In a week of gaffes, Donald Trump has now had his taste in music criticised after a jarring song choice at a campaign speech.

As the US Covid-19 death toll hits 160,000, and experts say 300,000 could die by year's end, the Donald rocked out to Guns and Roses' cover of Wings' "Live and Let Die" before his speech at the Whirlpool washing machine factory in Ohio.

Journalist Robert Mackey from The Intercept shared the video, pointing out the incongruous choice, given that not only had the virus killed 1400 Americans the day prior but even Ohio's state Governor Mike DeWine had tested positive and couldn't attend the event.

It isn't the first time the song has played at a Trump event. It provided the soundtrack for the President's visit to a face mask factory in May.

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Social media reactions to the choice were fierce, with many providing biting suggestions on what songs might be next for the Trump campaign.

Others suggested that Blue Oyster Cult's "Don't Fear the Reaper" might be apt while another wit added if he was going to use a Paul McCartney song he should use "Back in the USSR".

Many asked whether Paul McCartney or Guns and Roses would be okay with the use of the song.

Guns and Roses have gone public before with disdain for Trump's use of their music, releasing a T-shirt with a "Live and Let Die with Covid 45" after the mask factory visit.

100 per cent of the proceeds from the T-shirt sales went to the Recording Academy's MusiCares, which provides services and resources to those in need in the music community.

Earlier this week, Trump mispronounced a commonplace name during a campaign event.

It was the southeast Asian country of Thailand that proved a problem for the US President, who pronounced it "Thigh-land".

"Shifting production to Thigh-land," Trump said during the speech at a washing machine factory in Ohio, before correcting himself.

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"Thailand and Vietnam, two places that ... I like their leaders very much."

Twitter users didn't hold back in mocking Trump, leaping on the opportunity to post a series of gags and memes after video of the gaffe went viral.

The very public slip-up was the second this week for Trump, who earlier struggled to pronounce the United States' most famous National Park, labouring over the word Yosemite in a speech at the White House.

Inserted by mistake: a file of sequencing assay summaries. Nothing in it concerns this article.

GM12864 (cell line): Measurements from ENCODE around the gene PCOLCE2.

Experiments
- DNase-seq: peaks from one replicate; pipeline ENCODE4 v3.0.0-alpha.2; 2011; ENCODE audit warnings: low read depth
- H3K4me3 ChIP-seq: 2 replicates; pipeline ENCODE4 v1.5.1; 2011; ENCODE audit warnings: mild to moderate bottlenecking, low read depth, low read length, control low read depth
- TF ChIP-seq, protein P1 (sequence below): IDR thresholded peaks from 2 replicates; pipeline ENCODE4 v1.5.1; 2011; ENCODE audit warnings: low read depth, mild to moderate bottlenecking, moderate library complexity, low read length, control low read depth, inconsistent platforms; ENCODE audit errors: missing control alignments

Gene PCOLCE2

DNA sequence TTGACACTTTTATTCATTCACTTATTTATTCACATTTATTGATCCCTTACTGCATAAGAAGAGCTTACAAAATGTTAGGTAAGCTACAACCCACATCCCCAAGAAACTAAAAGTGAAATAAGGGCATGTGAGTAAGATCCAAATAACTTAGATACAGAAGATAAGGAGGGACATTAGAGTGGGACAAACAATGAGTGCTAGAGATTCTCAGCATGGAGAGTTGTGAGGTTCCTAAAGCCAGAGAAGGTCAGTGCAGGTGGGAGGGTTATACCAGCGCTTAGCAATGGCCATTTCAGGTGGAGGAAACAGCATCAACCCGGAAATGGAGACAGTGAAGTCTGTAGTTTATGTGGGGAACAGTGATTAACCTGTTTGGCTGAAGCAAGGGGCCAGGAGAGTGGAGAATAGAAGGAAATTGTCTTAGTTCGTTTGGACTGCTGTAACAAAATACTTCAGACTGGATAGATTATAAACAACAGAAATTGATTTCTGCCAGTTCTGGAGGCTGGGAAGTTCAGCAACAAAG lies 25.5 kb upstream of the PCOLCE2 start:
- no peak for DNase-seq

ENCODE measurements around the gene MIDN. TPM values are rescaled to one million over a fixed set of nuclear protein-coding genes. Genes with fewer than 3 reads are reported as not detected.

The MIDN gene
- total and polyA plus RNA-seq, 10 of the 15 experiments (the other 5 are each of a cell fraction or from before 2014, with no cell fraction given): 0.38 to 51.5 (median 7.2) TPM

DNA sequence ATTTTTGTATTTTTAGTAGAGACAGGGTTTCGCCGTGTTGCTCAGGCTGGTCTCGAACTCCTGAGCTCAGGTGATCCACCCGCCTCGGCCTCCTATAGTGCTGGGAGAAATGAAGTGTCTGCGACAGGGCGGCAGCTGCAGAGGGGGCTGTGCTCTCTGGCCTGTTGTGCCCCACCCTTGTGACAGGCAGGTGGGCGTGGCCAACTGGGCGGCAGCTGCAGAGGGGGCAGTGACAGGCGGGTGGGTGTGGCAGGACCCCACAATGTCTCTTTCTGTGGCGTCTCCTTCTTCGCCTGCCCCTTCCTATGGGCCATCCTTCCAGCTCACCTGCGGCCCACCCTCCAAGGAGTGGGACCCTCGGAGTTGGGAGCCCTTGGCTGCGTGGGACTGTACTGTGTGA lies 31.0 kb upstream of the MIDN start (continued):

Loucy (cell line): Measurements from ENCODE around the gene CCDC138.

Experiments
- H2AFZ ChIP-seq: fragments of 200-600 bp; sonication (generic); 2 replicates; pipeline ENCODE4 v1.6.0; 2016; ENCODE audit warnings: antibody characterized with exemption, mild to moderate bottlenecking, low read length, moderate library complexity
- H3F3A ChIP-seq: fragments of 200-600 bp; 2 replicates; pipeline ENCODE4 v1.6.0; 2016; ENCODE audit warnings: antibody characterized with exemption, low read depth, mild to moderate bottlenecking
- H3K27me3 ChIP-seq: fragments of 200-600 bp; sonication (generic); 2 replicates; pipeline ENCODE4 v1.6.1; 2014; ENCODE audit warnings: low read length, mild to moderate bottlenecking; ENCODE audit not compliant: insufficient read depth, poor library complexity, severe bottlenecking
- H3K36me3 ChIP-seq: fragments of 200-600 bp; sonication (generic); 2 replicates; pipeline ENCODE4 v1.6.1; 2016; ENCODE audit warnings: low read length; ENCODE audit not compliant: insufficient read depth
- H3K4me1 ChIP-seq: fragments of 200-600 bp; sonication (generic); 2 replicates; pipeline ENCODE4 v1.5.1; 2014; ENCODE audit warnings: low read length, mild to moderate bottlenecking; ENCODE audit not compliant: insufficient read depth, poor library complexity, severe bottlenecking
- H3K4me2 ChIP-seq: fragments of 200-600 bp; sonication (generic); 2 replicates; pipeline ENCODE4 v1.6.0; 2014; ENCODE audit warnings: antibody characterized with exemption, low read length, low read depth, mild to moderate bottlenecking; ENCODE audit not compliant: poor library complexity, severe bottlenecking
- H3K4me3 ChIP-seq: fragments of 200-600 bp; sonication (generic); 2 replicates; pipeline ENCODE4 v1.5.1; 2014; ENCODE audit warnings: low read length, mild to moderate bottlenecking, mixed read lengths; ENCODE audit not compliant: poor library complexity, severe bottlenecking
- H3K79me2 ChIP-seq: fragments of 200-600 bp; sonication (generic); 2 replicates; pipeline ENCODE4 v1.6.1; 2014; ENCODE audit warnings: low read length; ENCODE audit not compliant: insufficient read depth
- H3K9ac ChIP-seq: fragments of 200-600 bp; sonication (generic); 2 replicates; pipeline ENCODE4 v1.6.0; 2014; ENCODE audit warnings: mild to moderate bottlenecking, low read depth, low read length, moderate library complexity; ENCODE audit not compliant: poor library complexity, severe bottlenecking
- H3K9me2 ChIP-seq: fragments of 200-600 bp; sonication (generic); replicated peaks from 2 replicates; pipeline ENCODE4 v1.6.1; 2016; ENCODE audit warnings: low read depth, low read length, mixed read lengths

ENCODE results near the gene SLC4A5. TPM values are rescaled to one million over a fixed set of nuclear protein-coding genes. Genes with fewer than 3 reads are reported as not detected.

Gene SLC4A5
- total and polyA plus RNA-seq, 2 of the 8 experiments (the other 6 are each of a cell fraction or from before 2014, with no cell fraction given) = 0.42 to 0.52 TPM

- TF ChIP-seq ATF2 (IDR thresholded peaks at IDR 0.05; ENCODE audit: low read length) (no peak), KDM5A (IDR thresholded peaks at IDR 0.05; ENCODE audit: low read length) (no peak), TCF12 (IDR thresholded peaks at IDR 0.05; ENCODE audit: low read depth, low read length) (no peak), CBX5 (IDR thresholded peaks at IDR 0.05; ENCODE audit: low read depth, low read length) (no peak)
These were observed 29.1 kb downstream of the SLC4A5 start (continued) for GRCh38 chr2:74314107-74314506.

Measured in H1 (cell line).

Trump was signing the Great American Outdoors Act, legislation that will devote nearly US$3 billion annually to conservation, when he mispronounced the name of the park.

Speaking about the need to preserve the American wilderness, Trump started strongly enough by telling the crowd: "We want every American child to have access to pristine outdoor spaces, where young Americans experience the breathtaking beauty of the Grand Canyon."

When he turned his attention to Yosemite National Park, the wheels fell off.

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"When their eyes widen in amazement as Old Faithful bursts into the sky, when they gaze upon Yo-semites, Yo-seminites, towering sequoias, their love of country grows stronger and they know that every American has truly a duty to preserve this wondrous inheritance," Trump said.

Trump was widely mocked online for the gaffe, coming as public attention has been focused on the mental acuities of both presidential candidates.

Late last month, 74-year-old Trump attempted to demonstrate his mental fitness by reciting five words — in order, importantly — over and over in a television interview.

The President said that collection of nouns, or ones like them, was part of a cognitive test he had aced while declaring that his likely Democratic opponent, 77-year-old Joe Biden, could not do the same.

In a battle of septuagenarians, the Trump campaign has long tried to paint Biden as having lost some of his mental sharpness. But the gambit has yet to prove successful in denting the former vice president's standing in the race.

That leaves Trump trying to escalate the attacks while defending his own ability to handle the mental rigours of the job.

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